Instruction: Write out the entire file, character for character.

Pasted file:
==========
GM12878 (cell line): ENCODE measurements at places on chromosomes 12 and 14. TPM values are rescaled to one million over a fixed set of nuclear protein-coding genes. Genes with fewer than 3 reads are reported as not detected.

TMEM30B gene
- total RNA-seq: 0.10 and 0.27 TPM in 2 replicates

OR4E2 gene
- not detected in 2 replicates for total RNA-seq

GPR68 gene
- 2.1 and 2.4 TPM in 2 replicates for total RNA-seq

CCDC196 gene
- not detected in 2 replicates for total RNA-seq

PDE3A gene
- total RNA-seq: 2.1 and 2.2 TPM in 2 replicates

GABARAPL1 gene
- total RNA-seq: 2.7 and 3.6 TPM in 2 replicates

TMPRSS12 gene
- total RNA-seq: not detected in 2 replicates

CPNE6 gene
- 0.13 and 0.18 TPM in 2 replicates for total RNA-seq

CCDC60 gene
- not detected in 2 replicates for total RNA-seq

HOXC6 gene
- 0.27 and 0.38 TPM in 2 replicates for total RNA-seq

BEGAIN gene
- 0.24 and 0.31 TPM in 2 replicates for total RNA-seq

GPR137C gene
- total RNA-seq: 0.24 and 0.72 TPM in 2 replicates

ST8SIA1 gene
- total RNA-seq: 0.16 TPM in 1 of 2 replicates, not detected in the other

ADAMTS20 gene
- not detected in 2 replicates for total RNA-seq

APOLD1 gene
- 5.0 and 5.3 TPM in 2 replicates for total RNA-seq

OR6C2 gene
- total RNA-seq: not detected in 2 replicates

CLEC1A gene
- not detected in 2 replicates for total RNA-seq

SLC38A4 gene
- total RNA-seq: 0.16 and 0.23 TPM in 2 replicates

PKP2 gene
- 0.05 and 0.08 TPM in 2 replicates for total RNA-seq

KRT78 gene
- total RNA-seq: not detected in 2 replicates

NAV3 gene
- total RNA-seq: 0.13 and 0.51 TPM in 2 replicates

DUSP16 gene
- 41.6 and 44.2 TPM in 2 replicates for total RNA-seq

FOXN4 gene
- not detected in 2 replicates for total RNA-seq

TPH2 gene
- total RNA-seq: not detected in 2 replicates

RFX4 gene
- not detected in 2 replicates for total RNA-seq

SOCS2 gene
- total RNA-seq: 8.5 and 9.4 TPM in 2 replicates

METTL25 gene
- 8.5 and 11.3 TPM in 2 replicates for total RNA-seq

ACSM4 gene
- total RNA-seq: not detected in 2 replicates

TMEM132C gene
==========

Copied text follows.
GM12878 (cell line): ENCODE measurements at places on chromosomes 12 and 14. TPM values are rescaled to one million over a fixed set of nuclear protein-coding genes. Genes with fewer than 3 reads are reported as not detected.

TMEM30B gene
- total RNA-seq: 0.10 and 0.27 TPM in 2 replicates

OR4E2 gene
- not detected in 2 replicates for total RNA-seq

GPR68 gene
- 2.1 and 2.4 TPM in 2 replicates for total RNA-seq

CCDC196 gene
- not detected in 2 replicates for total RNA-seq

PDE3A gene
- total RNA-seq: 2.1 and 2.2 TPM in 2 replicates

GABARAPL1 gene
- total RNA-seq: 2.7 and 3.6 TPM in 2 replicates

TMPRSS12 gene
- total RNA-seq: not detected in 2 replicates

CPNE6 gene
- 0.13 and 0.18 TPM in 2 replicates for total RNA-seq

CCDC60 gene
- not detected in 2 replicates for total RNA-seq

HOXC6 gene
- 0.27 and 0.38 TPM in 2 replicates for total RNA-seq

BEGAIN gene
- 0.24 and 0.31 TPM in 2 replicates for total RNA-seq

GPR137C gene
- total RNA-seq: 0.24 and 0.72 TPM in 2 replicates

ST8SIA1 gene
- total RNA-seq: 0.16 TPM in 1 of 2 replicates, not detected in the other

ADAMTS20 gene
- not detected in 2 replicates for total RNA-seq

APOLD1 gene
- 5.0 and 5.3 TPM in 2 replicates for total RNA-seq

OR6C2 gene
- total RNA-seq: not detected in 2 replicates

CLEC1A gene
- not detected in 2 replicates for total RNA-seq

SLC38A4 gene
- total RNA-seq: 0.16 and 0.23 TPM in 2 replicates

PKP2 gene
- 0.05 and 0.08 TPM in 2 replicates for total RNA-seq

KRT78 gene
- total RNA-seq: not detected in 2 replicates

NAV3 gene
- total RNA-seq: 0.13 and 0.51 TPM in 2 replicates

DUSP16 gene
- 41.6 and 44.2 TPM in 2 replicates for total RNA-seq

FOXN4 gene
- not detected in 2 replicates for total RNA-seq

TPH2 gene
- total RNA-seq: not detected in 2 replicates

RFX4 gene
- not detected in 2 replicates for total RNA-seq

SOCS2 gene
- total RNA-seq: 8.5 and 9.4 TPM in 2 replicates

METTL25 gene
- 8.5 and 11.3 TPM in 2 replicates for total RNA-seq

ACSM4 gene
- total RNA-seq: not detected in 2 replicates

TMEM132C gene